Finding An Alternate Approach
The development of aviation biofuels is all the rage, and there’s plenty of hype out there as to how they’re going to revolutionize the skies.
July 10, 2012 By Brian Dunn
The development of aviation biofuels is all the rage, and there’s plenty of hype out there as to how they’re going to revolutionize the skies. But how viable is the hype and when will this groundbreaking technology reap rewards?
|Rentech plans to convert about 1.1 million cubic metres per year of Crown timber into 85 million litres annually of RenJet low-carbon jet fuel under its Olympiad project in White River, Ont. The White River facility will look much like this plant in Commerce City, Colo.PHOTO: RentecH Inc.
The boldest pronouncement to date comes from China which expects to use 12 million metric tons of domestically produced aviation biofuel a year through its Petroleum & Chemical Corp. by 2020, or about 30 per cent of projected consumption by then. It claims to have the technology to make aviation biofuels from cooking oil and seaweed, but needs to reduce production costs, as biofuels, for far lacking a market, are more expensive to produce than regular jet fuel.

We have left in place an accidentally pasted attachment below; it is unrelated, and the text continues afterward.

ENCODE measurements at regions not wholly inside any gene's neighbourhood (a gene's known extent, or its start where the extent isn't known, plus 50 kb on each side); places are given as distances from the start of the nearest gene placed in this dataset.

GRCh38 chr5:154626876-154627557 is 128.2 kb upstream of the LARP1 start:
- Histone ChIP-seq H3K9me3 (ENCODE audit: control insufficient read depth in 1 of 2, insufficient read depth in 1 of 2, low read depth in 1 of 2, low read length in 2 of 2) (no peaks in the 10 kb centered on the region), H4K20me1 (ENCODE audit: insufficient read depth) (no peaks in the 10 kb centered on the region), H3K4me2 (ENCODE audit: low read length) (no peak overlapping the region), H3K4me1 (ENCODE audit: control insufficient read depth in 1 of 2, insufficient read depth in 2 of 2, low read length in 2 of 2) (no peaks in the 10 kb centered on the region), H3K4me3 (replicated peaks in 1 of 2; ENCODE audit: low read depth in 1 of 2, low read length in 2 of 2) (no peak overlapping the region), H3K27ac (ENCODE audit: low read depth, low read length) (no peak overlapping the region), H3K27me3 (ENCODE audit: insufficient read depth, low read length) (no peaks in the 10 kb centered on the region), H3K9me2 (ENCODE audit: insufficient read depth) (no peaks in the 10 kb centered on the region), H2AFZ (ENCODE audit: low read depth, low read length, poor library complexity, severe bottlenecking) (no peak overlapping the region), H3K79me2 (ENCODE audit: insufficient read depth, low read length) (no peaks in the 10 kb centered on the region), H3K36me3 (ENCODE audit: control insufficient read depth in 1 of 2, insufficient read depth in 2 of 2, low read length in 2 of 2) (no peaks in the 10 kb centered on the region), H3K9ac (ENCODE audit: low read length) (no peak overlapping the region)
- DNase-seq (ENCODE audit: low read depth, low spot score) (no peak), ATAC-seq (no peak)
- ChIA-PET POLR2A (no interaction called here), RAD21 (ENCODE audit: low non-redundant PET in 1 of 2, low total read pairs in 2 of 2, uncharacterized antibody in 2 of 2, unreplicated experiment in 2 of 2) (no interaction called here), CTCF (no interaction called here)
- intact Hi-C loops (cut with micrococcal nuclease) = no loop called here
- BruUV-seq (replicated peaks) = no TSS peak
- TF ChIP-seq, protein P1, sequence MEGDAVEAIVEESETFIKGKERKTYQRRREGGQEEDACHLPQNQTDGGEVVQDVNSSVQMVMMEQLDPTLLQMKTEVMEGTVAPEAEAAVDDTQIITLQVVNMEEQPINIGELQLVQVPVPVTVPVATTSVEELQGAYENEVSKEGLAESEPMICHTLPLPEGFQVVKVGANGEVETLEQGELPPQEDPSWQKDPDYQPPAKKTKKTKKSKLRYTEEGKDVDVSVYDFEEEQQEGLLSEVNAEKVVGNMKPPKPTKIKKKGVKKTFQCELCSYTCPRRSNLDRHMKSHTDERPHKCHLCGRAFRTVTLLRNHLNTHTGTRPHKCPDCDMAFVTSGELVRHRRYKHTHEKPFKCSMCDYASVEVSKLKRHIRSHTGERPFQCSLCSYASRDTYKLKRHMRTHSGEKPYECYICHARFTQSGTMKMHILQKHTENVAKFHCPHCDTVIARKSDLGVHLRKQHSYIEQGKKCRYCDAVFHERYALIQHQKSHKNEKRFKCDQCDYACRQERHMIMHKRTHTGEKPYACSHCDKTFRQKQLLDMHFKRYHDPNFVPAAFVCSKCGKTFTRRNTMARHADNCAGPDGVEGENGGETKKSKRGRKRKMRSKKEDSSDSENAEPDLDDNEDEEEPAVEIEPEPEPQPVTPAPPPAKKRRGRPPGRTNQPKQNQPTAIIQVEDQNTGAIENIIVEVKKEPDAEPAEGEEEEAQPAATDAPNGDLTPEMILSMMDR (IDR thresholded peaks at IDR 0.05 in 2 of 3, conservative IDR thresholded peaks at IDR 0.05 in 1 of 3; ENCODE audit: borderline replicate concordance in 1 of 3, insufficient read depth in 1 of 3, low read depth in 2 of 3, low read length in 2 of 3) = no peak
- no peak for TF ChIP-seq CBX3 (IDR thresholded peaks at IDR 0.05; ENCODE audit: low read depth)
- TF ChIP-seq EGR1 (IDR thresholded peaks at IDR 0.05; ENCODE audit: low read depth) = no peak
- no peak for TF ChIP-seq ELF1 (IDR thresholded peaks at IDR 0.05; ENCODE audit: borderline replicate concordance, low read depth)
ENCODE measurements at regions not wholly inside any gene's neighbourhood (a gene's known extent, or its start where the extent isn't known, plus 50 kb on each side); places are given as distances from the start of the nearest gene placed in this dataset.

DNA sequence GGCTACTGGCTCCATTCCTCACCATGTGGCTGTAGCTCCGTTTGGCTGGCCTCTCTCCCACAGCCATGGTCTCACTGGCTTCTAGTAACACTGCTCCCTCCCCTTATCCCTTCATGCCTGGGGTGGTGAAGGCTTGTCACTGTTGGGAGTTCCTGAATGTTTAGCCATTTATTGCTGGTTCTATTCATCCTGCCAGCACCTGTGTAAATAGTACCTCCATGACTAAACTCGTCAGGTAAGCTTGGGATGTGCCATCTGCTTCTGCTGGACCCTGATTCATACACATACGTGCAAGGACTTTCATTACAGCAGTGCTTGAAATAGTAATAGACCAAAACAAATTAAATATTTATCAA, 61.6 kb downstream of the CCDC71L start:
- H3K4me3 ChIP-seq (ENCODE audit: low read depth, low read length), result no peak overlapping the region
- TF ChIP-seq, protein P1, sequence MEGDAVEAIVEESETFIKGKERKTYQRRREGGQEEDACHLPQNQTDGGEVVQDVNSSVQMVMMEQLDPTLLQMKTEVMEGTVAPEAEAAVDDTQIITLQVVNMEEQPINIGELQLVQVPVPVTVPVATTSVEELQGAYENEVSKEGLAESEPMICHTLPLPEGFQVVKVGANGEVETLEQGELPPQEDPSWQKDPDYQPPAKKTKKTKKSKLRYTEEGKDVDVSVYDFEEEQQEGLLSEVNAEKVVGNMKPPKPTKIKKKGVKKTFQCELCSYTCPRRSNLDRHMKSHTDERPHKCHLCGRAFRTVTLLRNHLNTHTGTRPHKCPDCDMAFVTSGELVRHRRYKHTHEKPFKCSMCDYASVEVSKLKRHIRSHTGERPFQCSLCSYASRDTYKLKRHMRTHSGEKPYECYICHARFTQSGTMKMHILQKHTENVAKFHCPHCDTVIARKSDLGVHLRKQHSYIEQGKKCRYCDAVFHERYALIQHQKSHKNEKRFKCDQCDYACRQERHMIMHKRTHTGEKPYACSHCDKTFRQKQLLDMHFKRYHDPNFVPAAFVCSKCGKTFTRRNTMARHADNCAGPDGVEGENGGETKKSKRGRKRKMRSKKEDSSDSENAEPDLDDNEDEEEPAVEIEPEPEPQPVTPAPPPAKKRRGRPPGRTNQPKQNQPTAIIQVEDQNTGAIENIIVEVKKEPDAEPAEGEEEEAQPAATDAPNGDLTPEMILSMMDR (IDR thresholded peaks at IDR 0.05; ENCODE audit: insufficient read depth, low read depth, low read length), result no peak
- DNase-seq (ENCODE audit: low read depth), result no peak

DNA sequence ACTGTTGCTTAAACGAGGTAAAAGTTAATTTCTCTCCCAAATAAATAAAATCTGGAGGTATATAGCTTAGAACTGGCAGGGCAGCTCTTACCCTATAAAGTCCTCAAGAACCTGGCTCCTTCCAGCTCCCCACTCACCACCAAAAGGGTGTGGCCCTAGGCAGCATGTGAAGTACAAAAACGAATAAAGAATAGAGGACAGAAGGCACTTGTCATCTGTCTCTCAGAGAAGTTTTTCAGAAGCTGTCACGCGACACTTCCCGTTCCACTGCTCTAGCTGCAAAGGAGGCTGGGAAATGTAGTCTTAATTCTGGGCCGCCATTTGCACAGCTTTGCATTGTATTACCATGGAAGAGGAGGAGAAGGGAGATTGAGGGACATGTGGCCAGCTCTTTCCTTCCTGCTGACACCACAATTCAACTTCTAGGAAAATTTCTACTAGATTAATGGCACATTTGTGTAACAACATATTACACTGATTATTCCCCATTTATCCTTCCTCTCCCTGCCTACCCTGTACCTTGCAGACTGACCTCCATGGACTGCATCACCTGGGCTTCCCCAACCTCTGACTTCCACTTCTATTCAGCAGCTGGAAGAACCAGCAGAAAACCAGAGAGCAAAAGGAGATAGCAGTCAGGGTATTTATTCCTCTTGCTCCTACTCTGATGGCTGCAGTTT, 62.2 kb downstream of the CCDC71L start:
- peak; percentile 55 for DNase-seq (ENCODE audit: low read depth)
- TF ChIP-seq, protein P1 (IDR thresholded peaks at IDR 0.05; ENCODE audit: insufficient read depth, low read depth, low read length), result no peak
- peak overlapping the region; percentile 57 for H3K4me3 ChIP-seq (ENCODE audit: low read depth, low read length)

Boeing, meanwhile, has signed an agreement with Chinese plane maker Commercial Aircraft of China (COMAC) to collaborate on research into fuel-efficient technologies. As part of the agreement, the two aircraft makers will set up the Boeing-COMAC Aviation Energy Conservation and Emissions Reductions Technology Centre in Beijing. The jointly funded research centre will study ways to enhance commercial aviation’s fuel efficiency and reduce greenhouse-gas emissions.
A similar initiative has been launched between Air New Zealand, Qantas and Virgin Australia, who, along with Boeing and Airbus, as well as other main players from the biofuels and aeronautical industries, have partnered with oil major Caltex, to create a sustainable aviation roadmap.